Piwik is pretty awesome if you’re in the market for the functionality it provides. Unfortunately a lot of people who use IIS, SharePoint, .NET are not familiar with Python and may struggle with getting their IIS logs into Piwik. This should help if you are in that situation.
- Move your logs to a central location. PowerShell as a scheduled job is perfect for this. In this example let us assume it is D:LOGS
- Let us also assume that you are running Piwik on the local machine aka localhost on port 1000 and the ID of the site in Piwik is 1. These values are in the code below.
- Create a script called importFiles.py and paste the below into it. The TAB indents are pretty important.
import os, fnmatch, subprocess
def find_files(directory, pattern):
for root, dirs, files in os.walk(directory):
for basename in files:
if fnmatch.fnmatch(basename, pattern):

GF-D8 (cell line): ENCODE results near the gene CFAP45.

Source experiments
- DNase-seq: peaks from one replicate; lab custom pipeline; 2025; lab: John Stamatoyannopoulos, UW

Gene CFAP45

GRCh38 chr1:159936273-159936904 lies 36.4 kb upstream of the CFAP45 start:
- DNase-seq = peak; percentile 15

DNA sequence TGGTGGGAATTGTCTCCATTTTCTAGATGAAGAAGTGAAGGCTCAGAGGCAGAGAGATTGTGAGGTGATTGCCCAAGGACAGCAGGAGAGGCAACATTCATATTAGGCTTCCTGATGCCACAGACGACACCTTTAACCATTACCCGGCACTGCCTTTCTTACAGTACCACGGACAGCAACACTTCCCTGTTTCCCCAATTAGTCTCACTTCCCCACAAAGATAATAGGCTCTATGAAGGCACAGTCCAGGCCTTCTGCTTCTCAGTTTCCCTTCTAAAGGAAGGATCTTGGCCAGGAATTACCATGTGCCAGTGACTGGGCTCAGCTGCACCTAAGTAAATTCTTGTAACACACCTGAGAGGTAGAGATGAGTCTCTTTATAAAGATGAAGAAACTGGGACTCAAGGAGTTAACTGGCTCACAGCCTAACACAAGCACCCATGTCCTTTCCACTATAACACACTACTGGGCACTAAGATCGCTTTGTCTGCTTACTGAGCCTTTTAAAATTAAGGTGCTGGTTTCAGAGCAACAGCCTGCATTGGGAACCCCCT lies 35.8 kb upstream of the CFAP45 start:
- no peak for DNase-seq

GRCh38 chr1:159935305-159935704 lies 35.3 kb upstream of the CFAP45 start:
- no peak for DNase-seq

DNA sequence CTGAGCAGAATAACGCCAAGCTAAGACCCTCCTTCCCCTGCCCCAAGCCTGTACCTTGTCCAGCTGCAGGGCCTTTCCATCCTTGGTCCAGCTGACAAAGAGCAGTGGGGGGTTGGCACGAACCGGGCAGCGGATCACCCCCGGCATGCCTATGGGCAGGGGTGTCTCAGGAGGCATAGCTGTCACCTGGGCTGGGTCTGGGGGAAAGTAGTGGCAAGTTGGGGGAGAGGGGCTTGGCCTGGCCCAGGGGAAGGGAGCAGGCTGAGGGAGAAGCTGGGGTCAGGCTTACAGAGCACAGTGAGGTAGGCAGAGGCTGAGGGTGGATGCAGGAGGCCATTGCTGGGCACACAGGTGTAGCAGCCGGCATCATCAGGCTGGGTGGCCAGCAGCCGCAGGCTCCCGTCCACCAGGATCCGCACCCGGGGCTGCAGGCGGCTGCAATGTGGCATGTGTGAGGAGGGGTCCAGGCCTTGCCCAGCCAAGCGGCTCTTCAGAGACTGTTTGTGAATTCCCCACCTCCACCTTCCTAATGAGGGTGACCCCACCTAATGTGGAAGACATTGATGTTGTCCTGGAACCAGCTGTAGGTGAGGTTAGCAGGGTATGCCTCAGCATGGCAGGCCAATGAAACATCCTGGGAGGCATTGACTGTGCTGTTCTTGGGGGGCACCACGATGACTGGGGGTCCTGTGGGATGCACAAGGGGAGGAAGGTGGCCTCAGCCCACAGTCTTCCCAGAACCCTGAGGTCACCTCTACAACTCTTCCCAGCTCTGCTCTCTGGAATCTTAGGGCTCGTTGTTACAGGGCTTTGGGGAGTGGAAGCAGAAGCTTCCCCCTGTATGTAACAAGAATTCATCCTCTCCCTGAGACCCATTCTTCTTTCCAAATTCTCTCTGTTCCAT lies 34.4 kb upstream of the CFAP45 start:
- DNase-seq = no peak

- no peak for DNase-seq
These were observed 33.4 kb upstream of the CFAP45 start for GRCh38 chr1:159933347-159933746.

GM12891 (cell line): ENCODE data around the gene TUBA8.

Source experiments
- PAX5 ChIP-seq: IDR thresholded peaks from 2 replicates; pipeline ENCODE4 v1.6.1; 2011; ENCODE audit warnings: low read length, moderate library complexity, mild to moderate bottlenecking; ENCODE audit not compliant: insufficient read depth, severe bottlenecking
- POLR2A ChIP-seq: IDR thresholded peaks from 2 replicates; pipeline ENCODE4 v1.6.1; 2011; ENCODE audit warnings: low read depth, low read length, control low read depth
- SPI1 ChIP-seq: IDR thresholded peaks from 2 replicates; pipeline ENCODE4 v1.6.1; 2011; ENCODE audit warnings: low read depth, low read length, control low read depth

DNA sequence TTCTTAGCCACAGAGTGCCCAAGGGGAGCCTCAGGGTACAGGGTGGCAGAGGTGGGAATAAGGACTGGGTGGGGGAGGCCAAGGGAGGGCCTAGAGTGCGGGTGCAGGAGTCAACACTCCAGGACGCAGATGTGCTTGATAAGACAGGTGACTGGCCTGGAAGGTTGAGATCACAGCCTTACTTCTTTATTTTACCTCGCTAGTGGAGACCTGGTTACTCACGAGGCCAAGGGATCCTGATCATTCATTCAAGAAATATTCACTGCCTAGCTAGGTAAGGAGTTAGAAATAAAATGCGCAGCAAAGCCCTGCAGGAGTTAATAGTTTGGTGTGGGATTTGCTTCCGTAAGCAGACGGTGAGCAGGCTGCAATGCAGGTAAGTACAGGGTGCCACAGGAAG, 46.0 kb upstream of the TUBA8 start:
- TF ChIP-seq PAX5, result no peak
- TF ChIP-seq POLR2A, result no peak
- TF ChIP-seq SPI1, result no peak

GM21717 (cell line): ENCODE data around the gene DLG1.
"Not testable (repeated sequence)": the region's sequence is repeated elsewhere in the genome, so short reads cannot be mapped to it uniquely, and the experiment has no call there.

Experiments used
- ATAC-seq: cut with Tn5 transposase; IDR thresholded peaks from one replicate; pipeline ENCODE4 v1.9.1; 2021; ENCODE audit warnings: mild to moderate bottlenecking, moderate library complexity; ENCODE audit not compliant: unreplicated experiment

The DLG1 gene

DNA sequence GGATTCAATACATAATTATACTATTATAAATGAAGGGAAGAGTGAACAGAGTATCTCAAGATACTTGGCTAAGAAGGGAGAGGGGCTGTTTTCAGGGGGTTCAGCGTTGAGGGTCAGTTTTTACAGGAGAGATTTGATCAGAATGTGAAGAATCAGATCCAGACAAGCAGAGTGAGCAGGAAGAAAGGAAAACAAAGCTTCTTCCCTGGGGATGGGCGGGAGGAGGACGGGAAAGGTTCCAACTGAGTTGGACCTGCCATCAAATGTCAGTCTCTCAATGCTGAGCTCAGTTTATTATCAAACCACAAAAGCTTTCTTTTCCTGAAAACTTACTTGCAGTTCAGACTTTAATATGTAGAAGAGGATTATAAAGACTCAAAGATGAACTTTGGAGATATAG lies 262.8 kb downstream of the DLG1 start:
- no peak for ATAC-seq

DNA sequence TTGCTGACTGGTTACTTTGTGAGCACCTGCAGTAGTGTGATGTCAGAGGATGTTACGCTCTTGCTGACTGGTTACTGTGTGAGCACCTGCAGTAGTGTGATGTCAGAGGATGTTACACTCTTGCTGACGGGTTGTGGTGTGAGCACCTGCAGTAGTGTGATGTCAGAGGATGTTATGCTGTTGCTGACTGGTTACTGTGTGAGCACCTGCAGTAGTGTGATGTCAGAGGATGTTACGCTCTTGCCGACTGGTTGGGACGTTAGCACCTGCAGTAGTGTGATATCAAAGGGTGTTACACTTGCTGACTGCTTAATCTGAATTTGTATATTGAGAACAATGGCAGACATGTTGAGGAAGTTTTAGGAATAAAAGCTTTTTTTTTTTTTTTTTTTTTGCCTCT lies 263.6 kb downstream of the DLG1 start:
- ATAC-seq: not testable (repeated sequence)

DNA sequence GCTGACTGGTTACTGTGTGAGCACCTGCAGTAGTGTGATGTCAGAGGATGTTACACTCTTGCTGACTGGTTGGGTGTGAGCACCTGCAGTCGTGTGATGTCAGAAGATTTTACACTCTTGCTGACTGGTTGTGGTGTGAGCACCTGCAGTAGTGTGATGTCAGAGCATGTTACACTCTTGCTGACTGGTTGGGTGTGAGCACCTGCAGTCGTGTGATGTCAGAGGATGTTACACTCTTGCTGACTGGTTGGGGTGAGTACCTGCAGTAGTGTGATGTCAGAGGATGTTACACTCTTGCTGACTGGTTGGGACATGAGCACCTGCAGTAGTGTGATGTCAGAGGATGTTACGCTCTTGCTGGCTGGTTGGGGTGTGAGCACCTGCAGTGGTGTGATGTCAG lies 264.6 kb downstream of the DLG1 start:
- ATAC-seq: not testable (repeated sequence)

filename = os.path.join(root, basename)
for filename in find_files(‘C:LOGS’, ‘*.log’):
os.system(“C:/inetpub/wwwroot/Piwik/misc/log-analytics/import_logs.py –url=http://localhost:1000/ ” +str(filename) +” –idsite=1″)
Notes about the above.
- You must NOT install Python 3.x. Install 2.x. This is a compatibility issue with Piwik.
- I use MariaDB. If you are not familiar with it think of it as simply as it being a fully compatible fork of MySQL.
- You can definitely optimize this script further by reading the Piwik docs. This is about as basic as it can be and still get the job done.
- This is recursive so if you are moving the logs into server named subfolders, a good idea if you have a farm, it should work just fine.
- I would strongly recommend that you move the files to a “processed” folder outside of the path above once you’re done.
- Make sure to set index.php as your default document in the IIS site you are running Piwik from.